Book Reviews

‘The best moments in reading are when you come across something - a thought, a feeling, a way of looking at things - which you had thought special and particular to you. And now, here it is, set down by someone else, a person you have never met, someone even who is long dead. And it is as if a hand has come out, and taken yours.’ Alan Bennett

“Many a book is like a key to unknown chambers within the castle of one’s own self.” ― Franz Kafka

Wednesday, 30 July 2014

A Place to Call Home: Toby's Tale - G. A. Whitmore - Guest Post

Today I'm pleased to share an author guest post with you by G. A. Whitmore, author of A Place to Call Home: Toby's Tale.

White German Shepherds: Defective or Just Different
by G. A. Whitmore

The main character in my new book A Place to Call Home: Toby’s Tale was inspired by an abused dog I adopted from the Connecticut Humane Society in 1989. Toby was a white German Shepherd/mix, who at the age of seven months, had already had three “homes” and was so scared and traumatized that he would not move around humans. He would not sit up, he would not walk.

Toby and his sister pup had been found in a box inside a dumpster in northern California. Somebody didn’t want them. Why? They were beautiful puppies, gorgeous white fur and chocolate brown eyes. My curiosity got the better of me, so I decided to research the history of white German Shepherds.

What I learned was that white German Shepherds have been living in the United States since the early 1900s after the first German Shepherd dogs were brought to the country from Germany.  Periodically white puppies were born as part of the litters, as they had been in Europe, and the white version of this traditionally black and tan dog soon developed its own following. As time went on the white German Shepherd became more and more popular as the dogs proved they could keep up in all respects with their black and tan brother and sisters.

In the middle of the 20th century a shift occurred and many German Shepherd breeders began to think of the white version of the dog as defective, a mar on the breed. They believed the recessive gene that resulted in the white coloration of the fur was contributing to genetic defects and medical issues within the breed as a whole. Culling of the white puppies became a standard practice among those who adhered to this belief. Lovers of the white German Shepherd remained firm. There was no scientific evidence to support the claims being made against these beautiful white dogs, and over time, the prejudice and discrimination against them subsided. It did not go away, though. I learned there are still breeders today who continue to cull these wonderful dogs from their litters.

Were Toby and his sister the victims of prejudice and discrimination based on the color of their fur? Is that why they were “discarded”? I decided to go with this story line in my book, it made sense, and it felt right. So in the book, Toby and his sister are given a death sentence by Mr. Bailey, their breeder. He tells his wife he wants the farm hand Walt to dispose of them. But his plans are thwarted when Mrs. Bailey and Walt devise a plan to save the dogs’ lives.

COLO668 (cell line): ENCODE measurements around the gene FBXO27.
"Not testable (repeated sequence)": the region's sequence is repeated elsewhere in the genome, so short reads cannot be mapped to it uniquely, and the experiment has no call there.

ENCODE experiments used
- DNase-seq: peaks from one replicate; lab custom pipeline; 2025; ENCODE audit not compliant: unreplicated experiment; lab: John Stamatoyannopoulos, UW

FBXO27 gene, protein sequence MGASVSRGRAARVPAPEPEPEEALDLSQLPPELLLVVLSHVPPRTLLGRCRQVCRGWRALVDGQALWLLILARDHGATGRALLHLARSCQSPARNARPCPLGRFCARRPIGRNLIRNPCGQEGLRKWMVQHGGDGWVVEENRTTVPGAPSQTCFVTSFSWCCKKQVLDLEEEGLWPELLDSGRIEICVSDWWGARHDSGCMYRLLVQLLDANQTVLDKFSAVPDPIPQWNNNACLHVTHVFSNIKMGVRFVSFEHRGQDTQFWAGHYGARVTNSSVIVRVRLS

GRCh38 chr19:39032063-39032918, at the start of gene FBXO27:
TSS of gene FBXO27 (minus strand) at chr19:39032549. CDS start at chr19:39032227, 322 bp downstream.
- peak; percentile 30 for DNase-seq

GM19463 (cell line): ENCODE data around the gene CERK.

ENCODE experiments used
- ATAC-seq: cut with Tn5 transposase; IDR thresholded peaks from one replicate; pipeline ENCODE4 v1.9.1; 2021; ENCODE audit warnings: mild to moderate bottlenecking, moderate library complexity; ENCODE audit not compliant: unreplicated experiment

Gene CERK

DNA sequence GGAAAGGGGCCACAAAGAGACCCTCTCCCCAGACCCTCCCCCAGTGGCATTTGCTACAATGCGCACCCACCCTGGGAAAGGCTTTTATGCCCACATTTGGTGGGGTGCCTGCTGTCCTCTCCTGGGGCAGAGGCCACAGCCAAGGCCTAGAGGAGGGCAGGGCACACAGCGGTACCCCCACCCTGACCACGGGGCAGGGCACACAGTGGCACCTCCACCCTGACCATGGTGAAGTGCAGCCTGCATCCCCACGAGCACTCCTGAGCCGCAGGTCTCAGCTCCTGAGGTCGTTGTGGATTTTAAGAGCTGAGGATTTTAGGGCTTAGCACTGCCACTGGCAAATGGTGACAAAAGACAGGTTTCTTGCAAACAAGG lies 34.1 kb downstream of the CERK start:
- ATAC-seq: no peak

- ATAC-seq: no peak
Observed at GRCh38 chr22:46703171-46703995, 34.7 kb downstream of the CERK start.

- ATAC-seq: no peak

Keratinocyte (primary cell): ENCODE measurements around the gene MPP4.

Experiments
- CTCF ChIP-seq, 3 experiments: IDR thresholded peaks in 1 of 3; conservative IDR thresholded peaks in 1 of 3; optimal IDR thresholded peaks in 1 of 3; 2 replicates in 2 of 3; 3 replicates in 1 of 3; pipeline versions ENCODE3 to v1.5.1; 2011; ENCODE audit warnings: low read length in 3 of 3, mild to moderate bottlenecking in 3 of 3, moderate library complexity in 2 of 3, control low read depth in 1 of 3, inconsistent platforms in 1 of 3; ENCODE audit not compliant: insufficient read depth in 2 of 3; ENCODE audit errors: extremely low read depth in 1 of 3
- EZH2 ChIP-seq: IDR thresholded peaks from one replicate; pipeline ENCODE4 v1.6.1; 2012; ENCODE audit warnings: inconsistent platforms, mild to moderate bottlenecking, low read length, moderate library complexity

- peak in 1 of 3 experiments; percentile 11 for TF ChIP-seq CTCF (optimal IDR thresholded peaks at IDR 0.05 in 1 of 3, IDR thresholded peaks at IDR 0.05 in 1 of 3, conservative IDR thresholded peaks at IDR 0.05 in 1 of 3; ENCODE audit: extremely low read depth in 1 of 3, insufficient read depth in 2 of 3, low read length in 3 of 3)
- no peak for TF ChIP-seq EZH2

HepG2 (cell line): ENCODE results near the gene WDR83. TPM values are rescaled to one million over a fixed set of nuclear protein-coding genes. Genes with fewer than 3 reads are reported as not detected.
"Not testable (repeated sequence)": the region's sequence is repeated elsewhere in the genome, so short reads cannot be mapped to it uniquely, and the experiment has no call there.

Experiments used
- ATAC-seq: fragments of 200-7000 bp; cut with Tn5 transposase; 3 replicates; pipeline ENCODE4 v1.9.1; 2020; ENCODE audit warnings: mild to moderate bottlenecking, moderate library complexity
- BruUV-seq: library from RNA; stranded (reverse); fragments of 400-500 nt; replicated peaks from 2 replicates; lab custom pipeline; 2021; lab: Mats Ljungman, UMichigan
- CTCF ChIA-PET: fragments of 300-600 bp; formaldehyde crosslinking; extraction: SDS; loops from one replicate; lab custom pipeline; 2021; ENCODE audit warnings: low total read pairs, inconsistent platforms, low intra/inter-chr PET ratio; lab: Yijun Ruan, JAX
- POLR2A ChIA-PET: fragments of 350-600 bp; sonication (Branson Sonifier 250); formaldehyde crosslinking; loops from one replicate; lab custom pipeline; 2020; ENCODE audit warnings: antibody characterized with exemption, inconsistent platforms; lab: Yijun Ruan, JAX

It should be noted that the man considered to be the founder of the German Shepherd breed Max von Stephanitz firmly believed that: The German Shepherd dog should be judged based upon its ability to work, its courage and its temperament. Never did he mention the color of the dog’s fur as a measure of the dog’s worth.

Shouldn’t we all be judged by our character and actions, not by the color of our skin or fur?


About the book...

Every rescue dog has a tale to tell, a story uniquely their own.

A Place to Call Home is Toby’s tale.

Born on a small farm in northern California, Toby’s carefree days as a puppy are cut short when he narrowly escapes the death sentence imposed upon him by his breeder. Through a series of events driven by good intentions, he finds himself in a Connecticut suburb, where life with his new family soon collapses on him, and his newfound happiness is brutally destroyed.

On his quest to find a place to call home, Toby encounters and endures the best and worst of humanity, as he comes face to face with sorrow and joy, fear and courage, and ultimately, with the power of love.

Part of the proceeds of from the sale of each book will be donated to an organization of the author’s choice that promotes and advocates for the protection and welfare of dogs.

About the author...

Ms. Whitmore’s passion for writing and her love of dogs come together in her series The Rescue Dog Tales. The first book in the series, A Place to Call Home, was inspired by Toby, an abused dog she adopted from the Connecticut Humane Society. Ms. Whitmore currently lives in Connecticut with her two rescue dogs, Kadee and Zeus.

Author/community Facebook page


  1. Great post.

    I am so partial to animals that I can relate to this a lot. Terribly sad the way people treat White Germain Shepherds.

    Black cats are sometimes the victims of abuse for similar reasons.

  2. Lins, thank you for hosting Gail and supporting her cause. Much appreciated.



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